Price Points: Artificial Christmas trees

Artificial Christmas trees

Well, it’s December so we’re now officially allowed to talk about Christmas. It’s time to think about advent calendars, putting up decorations and getting the Christmas tree. Don’t get me wrong, I love real pine trees at Christmas but artificial Christmas trees also have their merits.

I love the scent that you get from a pine tree; however, artificial trees don’t drop their needles. If you have a real tree, you’ll still be vacuuming them out of the carpet in April!). We tried, on more than one occasion, to buy a live tree with root-ball intact so that we can reuse it year after year.  The longest we’ve managed is 3 Christmases – we ever so slowly murdered the poor thing!

Don’t try and hide the fact that it’s artificial – embrace the fake tree by choosing one that’s hot pink, white, or – like the one pictured above – ombre. We love our metallic copper-coloured one, it really shines in the firelight… and once 12th Night has passed, we can store it away in the loft until the following year.

Saying that, some of the artificial trees available today are good imposters. Both the little tabletop one from NOTHS and the 12ft giant could have you fooled – especially once their covered (tastefully, of course 😉 ) in lights & decorations.

  1. Mini artificial Christmas tree by Marquis & Dawe: £16, Notonthehighstreet
  2. 6ft ombre-effect tree: £100, Next
  3. 11¾ft green Louise fir luxury premium PE Christmas tree: £699.99, Christmas Trees and Lights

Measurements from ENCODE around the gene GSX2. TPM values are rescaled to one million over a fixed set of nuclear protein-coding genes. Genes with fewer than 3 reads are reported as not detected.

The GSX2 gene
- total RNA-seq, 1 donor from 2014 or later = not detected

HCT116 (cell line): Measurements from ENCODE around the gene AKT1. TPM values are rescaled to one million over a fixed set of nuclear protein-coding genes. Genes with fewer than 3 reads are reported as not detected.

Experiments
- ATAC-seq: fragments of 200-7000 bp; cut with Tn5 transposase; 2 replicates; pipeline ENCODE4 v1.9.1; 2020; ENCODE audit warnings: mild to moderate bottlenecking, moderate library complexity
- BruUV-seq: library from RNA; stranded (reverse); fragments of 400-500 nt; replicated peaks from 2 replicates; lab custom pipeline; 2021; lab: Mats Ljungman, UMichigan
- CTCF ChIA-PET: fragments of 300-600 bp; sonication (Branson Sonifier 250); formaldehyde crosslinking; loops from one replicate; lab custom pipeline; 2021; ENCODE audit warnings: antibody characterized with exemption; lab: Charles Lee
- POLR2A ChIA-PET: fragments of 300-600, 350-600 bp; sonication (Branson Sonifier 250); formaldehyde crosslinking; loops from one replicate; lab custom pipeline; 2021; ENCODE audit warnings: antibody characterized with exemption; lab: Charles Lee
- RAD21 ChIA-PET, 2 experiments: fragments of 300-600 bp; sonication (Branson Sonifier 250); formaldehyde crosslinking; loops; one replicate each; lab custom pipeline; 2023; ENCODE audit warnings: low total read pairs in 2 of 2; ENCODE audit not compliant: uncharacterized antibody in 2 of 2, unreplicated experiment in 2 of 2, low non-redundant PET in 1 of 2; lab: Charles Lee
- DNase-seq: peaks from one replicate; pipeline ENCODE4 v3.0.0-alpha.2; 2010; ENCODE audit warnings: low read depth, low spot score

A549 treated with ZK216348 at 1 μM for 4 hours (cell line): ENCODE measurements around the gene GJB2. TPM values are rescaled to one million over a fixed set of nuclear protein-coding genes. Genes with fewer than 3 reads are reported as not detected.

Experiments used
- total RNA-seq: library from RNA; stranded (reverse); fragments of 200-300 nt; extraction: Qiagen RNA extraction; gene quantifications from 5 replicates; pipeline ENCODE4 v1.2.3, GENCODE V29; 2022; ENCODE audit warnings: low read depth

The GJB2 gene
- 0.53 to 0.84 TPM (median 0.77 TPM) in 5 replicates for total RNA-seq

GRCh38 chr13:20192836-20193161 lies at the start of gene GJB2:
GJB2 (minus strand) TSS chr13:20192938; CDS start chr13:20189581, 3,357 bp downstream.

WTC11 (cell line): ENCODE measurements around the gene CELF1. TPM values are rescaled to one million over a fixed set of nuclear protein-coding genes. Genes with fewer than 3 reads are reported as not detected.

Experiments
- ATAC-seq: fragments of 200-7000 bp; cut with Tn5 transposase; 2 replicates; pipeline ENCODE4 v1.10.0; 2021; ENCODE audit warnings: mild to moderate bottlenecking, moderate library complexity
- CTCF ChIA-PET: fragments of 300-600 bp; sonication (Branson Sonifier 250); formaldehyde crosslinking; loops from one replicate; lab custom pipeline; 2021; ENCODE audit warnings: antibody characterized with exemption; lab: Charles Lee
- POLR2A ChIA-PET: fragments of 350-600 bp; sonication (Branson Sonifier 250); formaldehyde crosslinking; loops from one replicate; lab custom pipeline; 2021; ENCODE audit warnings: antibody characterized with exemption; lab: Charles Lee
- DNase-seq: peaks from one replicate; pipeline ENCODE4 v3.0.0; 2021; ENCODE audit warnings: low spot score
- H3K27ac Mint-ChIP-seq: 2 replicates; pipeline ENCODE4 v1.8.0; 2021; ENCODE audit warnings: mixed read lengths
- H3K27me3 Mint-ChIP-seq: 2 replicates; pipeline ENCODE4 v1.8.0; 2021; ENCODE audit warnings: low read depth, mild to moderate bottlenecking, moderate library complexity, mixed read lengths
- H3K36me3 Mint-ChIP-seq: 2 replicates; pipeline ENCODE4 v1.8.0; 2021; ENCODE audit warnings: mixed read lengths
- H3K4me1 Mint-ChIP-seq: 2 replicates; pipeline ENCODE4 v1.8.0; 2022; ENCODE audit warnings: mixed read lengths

Caring for your Leylandii hedge

Leylandii topiary in the shape of a viaduct at Newtownards, Portaferry Road, Mount Stewart, Northern Irelandcredit

Once you’ve planted your new hedge, your work has only just started! Here’s the low-down on helping your Leylandii trees to grow and thrive.

Leylandii hedge giving privacy around a swimming poolcredit

Keep your trees well watered

You need to make sure the trees get enough water to thrive and that their roots don’t dry out.

If you’re planting them between November and February, they’ll need less water (or none at all if it’s rainy) – compared to if they were planted in spring and summer. If you buy pot-grown Leyland cypress trees from thetreecenter.com you can plant them from March to October just fine, but make sure you water them regularly. Once they’ve gone through one growing season, their roots will have extended enough so that they won’t need additional help from your garden hose.

Long, tall Leylandii hedge with a large urn to give structure and proportioncredit

Here’s how you water them

You should check if your trees need watering by putting a finger into the root ball – or the soil next to the root ball – and judging its dampness. It should be moist, but not waterlogged. You should do this every two or three days throughout the first growing season.

You’ll probably find that new Leylandii need a good watering once or twice weekly, but obviously this depends on your weather and soil type. If you’re planning to go on holiday, use an automated sprinkler or ask a friend or neighbour to water them while you’re away.

Hose the soil around the root ball until the water starts to run off, then move along to the next tree. Wait for the water to sink in before repeating this process three or four times.

You might imagine that rain is enough to keep your trees watered, but often summer rain isn’t heavy enough, so it would be a good idea to invest in a rain gauge. The average Leylandii needs around a ¼-inch of rain to provide it with enough water for three days during the summer months. If you’re not getting that from the sky, you’ll need to intervene! Step in before the foliage starts to wilt and before the roots dry out.

Giant Leylandii hedgecredit